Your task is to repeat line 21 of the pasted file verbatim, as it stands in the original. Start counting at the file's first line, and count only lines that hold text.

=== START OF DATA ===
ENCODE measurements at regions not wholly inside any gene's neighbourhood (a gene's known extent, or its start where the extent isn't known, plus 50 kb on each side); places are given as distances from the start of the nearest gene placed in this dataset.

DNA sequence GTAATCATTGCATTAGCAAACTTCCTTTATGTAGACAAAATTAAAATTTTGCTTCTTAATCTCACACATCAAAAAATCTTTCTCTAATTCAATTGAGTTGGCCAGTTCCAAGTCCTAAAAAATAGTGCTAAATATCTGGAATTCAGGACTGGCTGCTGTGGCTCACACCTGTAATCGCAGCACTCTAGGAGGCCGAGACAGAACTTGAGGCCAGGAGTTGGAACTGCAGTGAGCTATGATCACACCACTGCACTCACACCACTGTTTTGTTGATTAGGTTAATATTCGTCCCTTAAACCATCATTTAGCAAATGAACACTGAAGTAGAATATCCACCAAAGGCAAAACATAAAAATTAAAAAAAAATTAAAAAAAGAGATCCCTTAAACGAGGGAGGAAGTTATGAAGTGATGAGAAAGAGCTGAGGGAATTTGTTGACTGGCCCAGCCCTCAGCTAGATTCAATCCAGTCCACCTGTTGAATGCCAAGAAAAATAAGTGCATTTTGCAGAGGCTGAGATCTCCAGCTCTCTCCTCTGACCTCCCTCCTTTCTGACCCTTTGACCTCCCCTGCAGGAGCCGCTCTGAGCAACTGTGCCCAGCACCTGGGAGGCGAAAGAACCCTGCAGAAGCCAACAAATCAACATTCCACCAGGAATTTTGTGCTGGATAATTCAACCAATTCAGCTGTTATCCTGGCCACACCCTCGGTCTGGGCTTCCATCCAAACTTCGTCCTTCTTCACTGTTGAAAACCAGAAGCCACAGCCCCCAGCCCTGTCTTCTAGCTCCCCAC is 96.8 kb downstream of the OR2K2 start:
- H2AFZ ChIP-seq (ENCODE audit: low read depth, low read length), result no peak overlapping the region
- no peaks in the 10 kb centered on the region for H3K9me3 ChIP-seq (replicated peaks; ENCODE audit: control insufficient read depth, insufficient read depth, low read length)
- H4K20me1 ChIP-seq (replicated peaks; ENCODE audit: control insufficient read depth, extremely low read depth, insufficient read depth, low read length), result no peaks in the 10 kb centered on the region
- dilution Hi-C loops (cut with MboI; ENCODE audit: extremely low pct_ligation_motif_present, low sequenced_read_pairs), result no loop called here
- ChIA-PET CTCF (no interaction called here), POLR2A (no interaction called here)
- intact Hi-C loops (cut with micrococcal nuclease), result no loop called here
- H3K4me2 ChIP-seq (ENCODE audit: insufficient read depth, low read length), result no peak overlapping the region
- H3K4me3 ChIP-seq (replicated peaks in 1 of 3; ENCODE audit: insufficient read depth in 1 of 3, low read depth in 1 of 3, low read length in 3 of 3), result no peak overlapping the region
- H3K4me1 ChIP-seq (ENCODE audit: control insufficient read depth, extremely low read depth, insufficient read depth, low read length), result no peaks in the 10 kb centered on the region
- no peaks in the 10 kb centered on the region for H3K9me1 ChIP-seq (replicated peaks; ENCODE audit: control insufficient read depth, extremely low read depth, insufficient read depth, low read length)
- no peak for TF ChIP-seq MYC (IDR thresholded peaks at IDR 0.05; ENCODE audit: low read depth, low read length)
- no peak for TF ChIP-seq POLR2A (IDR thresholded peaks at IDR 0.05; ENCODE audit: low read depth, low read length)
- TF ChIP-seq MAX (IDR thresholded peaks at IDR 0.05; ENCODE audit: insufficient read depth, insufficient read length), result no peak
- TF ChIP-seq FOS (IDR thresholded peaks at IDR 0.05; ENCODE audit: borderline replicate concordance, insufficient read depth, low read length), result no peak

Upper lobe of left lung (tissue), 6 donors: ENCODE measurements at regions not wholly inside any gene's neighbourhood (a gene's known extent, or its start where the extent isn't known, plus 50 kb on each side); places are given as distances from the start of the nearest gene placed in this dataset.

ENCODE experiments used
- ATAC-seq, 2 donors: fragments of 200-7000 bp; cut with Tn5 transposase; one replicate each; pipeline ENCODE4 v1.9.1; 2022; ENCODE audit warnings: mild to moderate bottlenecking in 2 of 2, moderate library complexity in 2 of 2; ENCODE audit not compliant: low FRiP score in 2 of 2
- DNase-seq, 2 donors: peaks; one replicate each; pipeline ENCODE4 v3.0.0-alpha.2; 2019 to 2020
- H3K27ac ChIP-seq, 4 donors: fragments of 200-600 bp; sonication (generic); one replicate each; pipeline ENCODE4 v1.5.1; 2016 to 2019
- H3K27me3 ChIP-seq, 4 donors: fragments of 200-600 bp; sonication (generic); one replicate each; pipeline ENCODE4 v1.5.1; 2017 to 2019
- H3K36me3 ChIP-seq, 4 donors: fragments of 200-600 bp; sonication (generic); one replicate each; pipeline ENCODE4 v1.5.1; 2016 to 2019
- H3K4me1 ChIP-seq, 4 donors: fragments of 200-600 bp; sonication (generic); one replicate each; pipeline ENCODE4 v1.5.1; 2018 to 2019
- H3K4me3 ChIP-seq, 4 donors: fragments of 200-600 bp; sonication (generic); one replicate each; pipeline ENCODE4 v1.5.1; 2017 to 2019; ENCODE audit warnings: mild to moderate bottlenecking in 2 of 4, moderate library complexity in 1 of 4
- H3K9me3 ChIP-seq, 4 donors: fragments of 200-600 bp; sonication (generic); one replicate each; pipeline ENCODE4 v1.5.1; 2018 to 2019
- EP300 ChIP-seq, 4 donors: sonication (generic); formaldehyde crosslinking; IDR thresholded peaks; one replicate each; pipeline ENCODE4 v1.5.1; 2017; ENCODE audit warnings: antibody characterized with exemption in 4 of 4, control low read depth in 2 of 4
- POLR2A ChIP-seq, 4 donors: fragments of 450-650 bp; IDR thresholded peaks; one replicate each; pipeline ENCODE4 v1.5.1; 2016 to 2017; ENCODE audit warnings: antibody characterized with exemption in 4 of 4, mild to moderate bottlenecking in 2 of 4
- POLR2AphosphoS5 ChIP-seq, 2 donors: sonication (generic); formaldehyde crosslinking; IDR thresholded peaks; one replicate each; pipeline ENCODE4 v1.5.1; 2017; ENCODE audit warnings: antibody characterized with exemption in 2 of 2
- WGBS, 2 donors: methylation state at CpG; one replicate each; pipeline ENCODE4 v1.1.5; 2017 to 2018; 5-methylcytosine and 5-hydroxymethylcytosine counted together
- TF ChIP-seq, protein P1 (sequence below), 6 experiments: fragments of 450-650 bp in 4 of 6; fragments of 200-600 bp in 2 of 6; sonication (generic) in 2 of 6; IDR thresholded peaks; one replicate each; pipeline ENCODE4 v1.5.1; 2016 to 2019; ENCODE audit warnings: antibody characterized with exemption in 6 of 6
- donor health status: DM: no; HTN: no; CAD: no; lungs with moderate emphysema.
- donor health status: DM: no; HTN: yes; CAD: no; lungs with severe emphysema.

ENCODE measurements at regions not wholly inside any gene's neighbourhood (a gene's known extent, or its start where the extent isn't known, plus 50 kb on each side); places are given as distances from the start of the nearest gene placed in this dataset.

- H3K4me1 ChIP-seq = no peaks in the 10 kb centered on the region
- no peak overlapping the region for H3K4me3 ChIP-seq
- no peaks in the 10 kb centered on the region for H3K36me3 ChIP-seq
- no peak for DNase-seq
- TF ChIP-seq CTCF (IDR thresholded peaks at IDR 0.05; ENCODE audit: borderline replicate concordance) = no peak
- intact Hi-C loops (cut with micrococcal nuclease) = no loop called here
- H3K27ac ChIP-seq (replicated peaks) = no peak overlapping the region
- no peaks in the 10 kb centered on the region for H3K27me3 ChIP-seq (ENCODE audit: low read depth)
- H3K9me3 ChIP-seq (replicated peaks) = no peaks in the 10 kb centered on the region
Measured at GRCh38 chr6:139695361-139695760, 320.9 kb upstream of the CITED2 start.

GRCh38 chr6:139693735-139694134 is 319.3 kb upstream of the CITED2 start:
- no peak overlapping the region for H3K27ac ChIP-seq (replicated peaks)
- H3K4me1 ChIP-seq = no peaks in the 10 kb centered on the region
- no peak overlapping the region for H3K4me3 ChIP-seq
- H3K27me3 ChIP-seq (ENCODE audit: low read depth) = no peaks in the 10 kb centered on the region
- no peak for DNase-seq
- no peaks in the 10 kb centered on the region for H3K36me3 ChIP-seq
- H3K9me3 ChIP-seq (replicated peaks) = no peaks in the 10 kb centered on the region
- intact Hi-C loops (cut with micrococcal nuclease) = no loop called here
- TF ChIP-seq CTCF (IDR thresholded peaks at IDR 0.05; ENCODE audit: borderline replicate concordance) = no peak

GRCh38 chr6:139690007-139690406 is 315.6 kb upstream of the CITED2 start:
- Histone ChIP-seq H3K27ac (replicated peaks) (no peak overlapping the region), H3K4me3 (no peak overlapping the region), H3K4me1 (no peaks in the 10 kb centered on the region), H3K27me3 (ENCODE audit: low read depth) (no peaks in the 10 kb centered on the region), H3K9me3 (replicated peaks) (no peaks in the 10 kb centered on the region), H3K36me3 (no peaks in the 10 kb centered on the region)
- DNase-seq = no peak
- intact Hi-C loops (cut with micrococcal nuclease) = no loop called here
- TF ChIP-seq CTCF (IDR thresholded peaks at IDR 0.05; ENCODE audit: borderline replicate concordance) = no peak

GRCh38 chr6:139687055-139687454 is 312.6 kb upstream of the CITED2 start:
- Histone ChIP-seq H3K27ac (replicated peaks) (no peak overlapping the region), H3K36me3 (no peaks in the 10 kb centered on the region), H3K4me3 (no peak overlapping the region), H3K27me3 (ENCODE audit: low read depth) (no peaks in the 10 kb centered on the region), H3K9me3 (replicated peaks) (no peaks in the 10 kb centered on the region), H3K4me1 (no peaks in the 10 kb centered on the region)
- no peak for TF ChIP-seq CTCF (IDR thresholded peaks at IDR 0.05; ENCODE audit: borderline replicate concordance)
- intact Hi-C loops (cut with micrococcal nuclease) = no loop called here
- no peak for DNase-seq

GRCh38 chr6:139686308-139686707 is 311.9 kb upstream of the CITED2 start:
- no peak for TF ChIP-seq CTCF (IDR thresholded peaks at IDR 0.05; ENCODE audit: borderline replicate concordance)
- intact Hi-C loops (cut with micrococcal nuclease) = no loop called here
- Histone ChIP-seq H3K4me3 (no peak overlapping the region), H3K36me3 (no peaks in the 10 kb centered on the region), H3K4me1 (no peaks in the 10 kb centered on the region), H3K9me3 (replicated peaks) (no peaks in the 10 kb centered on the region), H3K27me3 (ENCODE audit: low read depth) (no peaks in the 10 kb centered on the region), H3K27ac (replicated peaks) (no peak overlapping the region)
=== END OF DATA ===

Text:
- H3K27ac ChIP-seq, 4 donors: fragments of 200-600 bp; sonication (generic); one replicate each; pipeline ENCODE4 v1.5.1; 2016 to 2019